Alternatively, the preview area 742 can display promotional items to be displayed in the future. For example, region 742 can be switched to such a display after the video has been displayed for a certain amount of time and an ad interruption is approaching. You can also provide a search area 746 that allows viewers to enter search queries for videos or other services such as various services offered by Google (maps, images, web search, etc.) can do.

  A promotion area 720 can also be provided and can serve as an area where banner advertisements are displayed during the display of various videos. These advertisements can be selected to fit a particular video or to fit the characteristics of the viewer, such as the advertisements viewed by the viewer and the characteristics suggested by the viewer skipping. .

  The control area 730 includes a number of controls that affect the display of the video. For example, typical play, pause, and stop buttons can be displayed. It also provides a “progress meter” to show how much time is left in the video, and optionally shows where a particular promotion period is scheduled to occur So that the viewer can make better decisions about the format of promotional items to watch or skip. An “Ad Skip” control 740 is also displayed in the form of a hyperlink so that viewers can skip promotional items that are being displayed or are about to be displayed (eg, previewed in region 742) To do. Ad skip control is advantageous if it provides the viewer with an additional level of control over the advertisements that the viewer views. As a result, viewers are more likely to enjoy the viewing experience and use the video system more frequently, and advertisers may reach viewers who are more responsive to advertiser products or services. Get higher.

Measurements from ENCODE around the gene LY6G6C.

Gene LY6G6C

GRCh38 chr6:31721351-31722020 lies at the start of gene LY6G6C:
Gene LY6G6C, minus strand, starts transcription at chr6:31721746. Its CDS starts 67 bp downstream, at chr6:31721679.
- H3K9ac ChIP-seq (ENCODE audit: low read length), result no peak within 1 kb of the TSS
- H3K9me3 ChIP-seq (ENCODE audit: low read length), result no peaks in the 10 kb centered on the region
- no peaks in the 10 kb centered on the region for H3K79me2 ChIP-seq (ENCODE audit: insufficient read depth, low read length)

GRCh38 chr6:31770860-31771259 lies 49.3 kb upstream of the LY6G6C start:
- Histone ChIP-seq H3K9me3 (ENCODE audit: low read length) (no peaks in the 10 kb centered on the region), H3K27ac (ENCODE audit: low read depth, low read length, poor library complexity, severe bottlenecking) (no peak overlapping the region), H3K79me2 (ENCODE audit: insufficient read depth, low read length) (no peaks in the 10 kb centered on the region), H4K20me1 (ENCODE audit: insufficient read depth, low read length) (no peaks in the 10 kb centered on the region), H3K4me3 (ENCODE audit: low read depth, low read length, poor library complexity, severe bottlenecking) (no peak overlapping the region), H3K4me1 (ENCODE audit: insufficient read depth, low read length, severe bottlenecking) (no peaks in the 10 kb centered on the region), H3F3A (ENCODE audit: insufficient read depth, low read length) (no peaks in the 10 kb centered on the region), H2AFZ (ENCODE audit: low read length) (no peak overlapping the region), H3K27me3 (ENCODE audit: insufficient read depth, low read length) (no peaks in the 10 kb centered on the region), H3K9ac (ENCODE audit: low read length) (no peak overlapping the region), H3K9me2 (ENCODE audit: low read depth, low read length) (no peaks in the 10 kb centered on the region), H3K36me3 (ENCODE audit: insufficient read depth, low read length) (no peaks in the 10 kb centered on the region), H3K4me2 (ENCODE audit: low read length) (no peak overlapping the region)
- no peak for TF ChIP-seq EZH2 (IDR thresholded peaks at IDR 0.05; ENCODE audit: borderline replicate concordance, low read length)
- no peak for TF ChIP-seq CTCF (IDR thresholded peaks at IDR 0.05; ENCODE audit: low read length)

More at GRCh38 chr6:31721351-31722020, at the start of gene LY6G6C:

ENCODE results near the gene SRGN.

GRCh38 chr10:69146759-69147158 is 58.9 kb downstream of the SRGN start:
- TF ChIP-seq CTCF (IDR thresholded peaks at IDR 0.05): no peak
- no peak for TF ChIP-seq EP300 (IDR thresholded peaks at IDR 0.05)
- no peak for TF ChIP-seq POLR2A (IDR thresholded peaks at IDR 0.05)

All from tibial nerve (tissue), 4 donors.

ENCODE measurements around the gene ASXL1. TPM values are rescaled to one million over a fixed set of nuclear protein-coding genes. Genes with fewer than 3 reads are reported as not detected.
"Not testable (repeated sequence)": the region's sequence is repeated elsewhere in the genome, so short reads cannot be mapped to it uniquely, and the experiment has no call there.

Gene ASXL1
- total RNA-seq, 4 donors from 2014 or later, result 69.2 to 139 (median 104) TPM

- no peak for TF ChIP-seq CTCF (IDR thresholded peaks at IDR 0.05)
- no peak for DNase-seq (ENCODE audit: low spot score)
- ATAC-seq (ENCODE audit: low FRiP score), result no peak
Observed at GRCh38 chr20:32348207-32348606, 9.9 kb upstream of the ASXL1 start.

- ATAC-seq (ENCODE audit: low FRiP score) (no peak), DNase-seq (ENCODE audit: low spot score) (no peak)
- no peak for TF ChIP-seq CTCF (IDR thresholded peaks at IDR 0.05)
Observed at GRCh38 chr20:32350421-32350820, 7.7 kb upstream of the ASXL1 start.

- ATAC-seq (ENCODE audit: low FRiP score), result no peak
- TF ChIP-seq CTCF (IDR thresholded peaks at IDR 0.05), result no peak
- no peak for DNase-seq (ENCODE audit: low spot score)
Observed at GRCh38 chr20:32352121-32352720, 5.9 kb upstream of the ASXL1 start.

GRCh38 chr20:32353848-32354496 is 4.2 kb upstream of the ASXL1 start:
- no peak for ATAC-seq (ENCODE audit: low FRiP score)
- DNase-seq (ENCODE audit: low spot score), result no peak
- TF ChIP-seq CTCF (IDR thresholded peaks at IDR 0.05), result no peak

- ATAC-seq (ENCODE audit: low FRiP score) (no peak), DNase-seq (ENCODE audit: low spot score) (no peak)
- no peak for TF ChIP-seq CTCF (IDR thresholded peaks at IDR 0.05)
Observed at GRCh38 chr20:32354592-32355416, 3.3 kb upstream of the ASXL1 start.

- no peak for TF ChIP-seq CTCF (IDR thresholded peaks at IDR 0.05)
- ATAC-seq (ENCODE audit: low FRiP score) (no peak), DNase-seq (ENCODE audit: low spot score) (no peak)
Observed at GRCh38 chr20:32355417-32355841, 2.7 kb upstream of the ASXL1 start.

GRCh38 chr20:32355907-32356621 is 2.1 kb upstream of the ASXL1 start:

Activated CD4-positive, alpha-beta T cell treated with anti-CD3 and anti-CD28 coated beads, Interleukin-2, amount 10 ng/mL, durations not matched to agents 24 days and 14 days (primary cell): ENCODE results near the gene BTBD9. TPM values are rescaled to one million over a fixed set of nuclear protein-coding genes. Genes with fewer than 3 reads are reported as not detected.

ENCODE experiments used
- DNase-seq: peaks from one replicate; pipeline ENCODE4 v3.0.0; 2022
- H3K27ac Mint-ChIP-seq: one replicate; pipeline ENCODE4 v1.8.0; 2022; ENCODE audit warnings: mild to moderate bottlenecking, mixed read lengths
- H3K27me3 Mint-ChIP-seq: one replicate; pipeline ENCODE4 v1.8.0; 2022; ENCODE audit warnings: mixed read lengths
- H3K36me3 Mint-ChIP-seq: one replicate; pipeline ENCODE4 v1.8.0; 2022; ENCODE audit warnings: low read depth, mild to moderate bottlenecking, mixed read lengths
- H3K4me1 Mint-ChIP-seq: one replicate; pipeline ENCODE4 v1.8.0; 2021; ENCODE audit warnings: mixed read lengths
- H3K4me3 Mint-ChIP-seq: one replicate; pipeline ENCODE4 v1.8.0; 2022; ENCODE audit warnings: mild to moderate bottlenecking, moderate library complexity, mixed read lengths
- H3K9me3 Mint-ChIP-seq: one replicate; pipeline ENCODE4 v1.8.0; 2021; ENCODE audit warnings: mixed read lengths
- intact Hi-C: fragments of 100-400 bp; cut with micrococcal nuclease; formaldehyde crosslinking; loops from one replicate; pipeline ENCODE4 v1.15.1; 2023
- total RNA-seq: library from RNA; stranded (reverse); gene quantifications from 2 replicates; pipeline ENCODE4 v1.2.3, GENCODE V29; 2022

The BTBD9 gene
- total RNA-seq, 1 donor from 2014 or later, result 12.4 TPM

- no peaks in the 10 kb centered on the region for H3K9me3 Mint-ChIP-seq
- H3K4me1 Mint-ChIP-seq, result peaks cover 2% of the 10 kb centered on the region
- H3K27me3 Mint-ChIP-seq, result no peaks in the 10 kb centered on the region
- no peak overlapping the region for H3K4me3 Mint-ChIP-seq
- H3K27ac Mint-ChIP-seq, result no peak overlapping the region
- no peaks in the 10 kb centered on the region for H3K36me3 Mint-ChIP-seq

FIG. 8 is a schematic diagram of an example of a general purpose computer system 800. According to one implementation, system 800 can be used for the operations described in connection with processes 200, 220, 240, and method 600. For example, system 800 can be included in any or all of video distribution system 100, centralized system 410, video selection device 420, computer 440, centralized system 436, local system 448, and / or computer 456. .

  The system 800 includes a processor 810, a memory 820, a storage device 830, and an input / output device 840. Components 810, 820, 830, and 840 are each connected to each other using system bus 850. The processor 810 can process instructions for execution within the system 800. In one implementation, the processor 810 is a single thread processor. In another implementation, the processor 810 is a multithreaded processor. The processor 810 can process instructions stored in the memory 820 or on the storage device 830 and display graphic information for the user interface on the input / output device 840.

  Memory 820 stores information in system 800. In one implementation, the memory 820 is a computer readable medium. In one implementation, the memory 820 is a volatile memory unit. In another implementation, the memory 820 is a non-volatile memory unit.